The Listeners Questions and Answers
by Walter De la Mare

Start Your Free Trial

I need summary for the poem "The Listeners" by Walter de la Mare.

Expert Answers info

Jay Gilbert, Ph.D. eNotes educator | Certified Educator

briefcaseCollege Lecturer

bookB.A. from University of Oxford

bookM.A. from University of Oxford

bookPh.D. from University of Leicester

calendarEducator since 2017

write2,289 answers

starTop subjects are Literature, History, and Law and Politics

This poem is about an unnamed Traveler who, with his horse, arrives at a seemingly deserted house in the middle of a forest. We know that it is night time ("moonlit") when the Traveler knocks on the door of the house, calling out to see if anybody is there.

By all signs, the house is empty. An owl flies up out of it, suggesting abandonment, and nobody answers the Traveler. The Traveler, to be certain, knocks again on the door to no response.

However, the poet tells the reader that the house is not really empty—instead, a "host of phantom listeners" stand in the house, listening to the voice of the Traveler as if it were a voice from another world —"the world of men." We are not told who these listeners are, but they are evidently eerie and otherworldly, presumably supernatural.

The Traveler seems to perceive their presence as well, for he continues, "Tell them I came, and no-one answered." He is particularly concerned that they pass on the message that he has "kept his word." The poem's mystery is a large part of its charm—we do not know what promise the Traveler made, which he is now keeping as he returns to this abandoned house where only ghosts are here to listen. But by coming to the house, he seems to have fulfilled what was promised. At the end of the poem, the Traveler gallops away into the distance, with the Listeners still listening until they can no longer hear the sound of his horse's hooves.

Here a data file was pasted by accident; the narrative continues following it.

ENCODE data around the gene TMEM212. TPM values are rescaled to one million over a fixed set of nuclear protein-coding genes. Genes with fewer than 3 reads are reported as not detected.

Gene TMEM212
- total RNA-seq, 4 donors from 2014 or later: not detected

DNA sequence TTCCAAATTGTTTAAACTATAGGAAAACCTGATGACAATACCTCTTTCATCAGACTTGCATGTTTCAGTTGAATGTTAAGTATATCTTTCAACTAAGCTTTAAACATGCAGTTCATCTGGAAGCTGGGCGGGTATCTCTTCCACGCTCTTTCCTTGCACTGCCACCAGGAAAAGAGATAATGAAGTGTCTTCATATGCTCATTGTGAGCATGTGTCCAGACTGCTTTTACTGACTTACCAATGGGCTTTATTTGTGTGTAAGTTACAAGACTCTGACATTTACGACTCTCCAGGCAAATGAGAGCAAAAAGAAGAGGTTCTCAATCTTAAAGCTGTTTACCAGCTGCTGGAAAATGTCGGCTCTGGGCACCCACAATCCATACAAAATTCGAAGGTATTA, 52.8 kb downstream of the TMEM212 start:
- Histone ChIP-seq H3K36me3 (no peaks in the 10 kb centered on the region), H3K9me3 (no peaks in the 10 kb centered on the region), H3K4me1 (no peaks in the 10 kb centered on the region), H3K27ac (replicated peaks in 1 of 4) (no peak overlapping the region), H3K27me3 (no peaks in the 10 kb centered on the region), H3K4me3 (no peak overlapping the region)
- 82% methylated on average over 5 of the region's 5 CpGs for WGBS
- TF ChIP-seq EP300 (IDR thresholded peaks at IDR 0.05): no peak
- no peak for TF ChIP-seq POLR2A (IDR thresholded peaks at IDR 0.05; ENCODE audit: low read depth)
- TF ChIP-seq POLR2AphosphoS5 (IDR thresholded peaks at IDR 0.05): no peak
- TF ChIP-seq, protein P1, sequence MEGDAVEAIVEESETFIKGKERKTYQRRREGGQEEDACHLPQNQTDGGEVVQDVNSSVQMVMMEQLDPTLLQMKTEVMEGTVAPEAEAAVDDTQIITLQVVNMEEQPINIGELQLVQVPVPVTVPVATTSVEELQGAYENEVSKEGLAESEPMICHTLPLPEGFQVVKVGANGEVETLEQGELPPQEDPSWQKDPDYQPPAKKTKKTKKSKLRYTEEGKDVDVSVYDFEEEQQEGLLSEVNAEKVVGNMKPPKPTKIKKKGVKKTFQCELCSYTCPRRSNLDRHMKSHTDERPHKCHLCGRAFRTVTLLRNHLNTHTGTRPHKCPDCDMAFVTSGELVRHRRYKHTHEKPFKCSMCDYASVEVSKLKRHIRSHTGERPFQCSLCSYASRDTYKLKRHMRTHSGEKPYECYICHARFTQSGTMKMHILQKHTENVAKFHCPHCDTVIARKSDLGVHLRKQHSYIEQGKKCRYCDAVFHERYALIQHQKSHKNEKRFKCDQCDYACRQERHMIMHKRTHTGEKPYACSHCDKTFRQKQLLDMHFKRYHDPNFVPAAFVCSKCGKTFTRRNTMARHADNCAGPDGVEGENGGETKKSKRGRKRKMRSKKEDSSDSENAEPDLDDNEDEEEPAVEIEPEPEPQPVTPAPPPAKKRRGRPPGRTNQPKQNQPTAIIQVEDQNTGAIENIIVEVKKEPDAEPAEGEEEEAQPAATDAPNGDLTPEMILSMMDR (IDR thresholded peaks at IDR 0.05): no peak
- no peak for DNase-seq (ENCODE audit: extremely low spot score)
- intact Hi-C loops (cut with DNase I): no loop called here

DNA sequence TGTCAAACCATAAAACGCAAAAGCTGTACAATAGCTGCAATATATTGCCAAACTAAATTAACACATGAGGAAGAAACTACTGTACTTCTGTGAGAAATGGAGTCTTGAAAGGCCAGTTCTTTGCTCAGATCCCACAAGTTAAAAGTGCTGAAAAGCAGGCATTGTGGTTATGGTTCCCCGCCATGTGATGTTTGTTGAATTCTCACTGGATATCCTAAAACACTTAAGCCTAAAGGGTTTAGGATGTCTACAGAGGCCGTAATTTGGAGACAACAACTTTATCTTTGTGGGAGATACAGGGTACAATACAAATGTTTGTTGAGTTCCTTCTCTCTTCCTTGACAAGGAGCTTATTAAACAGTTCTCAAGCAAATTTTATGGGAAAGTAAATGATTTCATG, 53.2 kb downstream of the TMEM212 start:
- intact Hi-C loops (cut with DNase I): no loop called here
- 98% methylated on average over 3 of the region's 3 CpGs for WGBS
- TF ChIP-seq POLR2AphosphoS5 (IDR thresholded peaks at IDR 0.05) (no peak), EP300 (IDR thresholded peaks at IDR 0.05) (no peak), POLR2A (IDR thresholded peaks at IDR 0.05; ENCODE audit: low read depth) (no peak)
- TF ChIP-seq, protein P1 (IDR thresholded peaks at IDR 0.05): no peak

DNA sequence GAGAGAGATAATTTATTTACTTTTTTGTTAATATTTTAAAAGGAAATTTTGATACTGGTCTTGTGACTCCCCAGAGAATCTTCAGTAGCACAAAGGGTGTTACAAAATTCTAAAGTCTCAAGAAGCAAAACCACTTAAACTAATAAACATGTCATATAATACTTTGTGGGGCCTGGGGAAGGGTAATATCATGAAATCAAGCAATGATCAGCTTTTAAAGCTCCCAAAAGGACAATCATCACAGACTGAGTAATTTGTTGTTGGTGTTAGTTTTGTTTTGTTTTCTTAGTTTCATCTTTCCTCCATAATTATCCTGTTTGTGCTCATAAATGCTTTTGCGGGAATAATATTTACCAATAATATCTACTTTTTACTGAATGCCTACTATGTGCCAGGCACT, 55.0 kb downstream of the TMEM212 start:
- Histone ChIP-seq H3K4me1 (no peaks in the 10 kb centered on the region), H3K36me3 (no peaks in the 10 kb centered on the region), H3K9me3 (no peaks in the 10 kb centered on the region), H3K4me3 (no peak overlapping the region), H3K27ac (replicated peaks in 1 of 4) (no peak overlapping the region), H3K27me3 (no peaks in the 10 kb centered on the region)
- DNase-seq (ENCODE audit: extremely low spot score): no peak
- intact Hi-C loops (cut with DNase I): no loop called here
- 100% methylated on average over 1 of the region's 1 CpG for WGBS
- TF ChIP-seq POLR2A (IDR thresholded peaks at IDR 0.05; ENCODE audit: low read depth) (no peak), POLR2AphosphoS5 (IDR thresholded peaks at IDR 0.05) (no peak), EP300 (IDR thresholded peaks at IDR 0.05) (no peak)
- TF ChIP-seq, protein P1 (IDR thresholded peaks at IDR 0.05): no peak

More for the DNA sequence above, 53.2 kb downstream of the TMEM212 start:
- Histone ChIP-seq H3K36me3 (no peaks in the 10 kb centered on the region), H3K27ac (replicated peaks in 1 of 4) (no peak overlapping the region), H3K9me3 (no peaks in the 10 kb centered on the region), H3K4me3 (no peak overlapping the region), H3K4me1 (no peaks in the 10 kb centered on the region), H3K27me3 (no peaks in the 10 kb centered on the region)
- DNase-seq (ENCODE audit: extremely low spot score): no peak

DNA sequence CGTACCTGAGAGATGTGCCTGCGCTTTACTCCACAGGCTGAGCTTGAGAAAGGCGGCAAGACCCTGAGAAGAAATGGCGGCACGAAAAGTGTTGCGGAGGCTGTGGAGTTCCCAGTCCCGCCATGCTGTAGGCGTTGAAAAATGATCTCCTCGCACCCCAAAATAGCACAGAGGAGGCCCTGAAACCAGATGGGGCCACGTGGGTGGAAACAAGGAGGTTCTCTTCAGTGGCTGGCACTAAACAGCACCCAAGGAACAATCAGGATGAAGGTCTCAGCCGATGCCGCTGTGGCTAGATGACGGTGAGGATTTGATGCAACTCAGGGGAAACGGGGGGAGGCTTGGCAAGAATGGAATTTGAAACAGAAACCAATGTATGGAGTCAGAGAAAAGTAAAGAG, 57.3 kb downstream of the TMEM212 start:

check Approved by eNotes Editorial

Lynnette Wofford eNotes educator | Certified Educator

calendarEducator since 2011

write7,057 answers

starTop subjects are Literature, History, and Business

"The Listeners" by Walter de la Mare is a narrative poem written from a third person limited point of view, with a character named only as "The Traveller" as the protagonist. Although it is not printed with stanza breaks, it generally follows a stanzaic rhyme scheme, with each group of four lines rhyming in the pattern ABCB.

The Traveller of the poem arrives by horseback at a deserted house in the forest on a moonlit night. He knocks on the door three times but no one answers. The third time he knocks, he says "‘Tell them I came, and no one answered,/ That I kept my word," and then he departs. 

Inside the house are the "listeners" of the title. We are not told if they are real, although they seem to be more ghosts, spirits, the dead, or memories than living people. 

The narrator does not tell us who the Traveller is, what happened in the house, or what was promised. Instead, the point of the poem is its air of mystery and its creation of a dream-like atmosphere

Further Reading:

check Approved by eNotes Editorial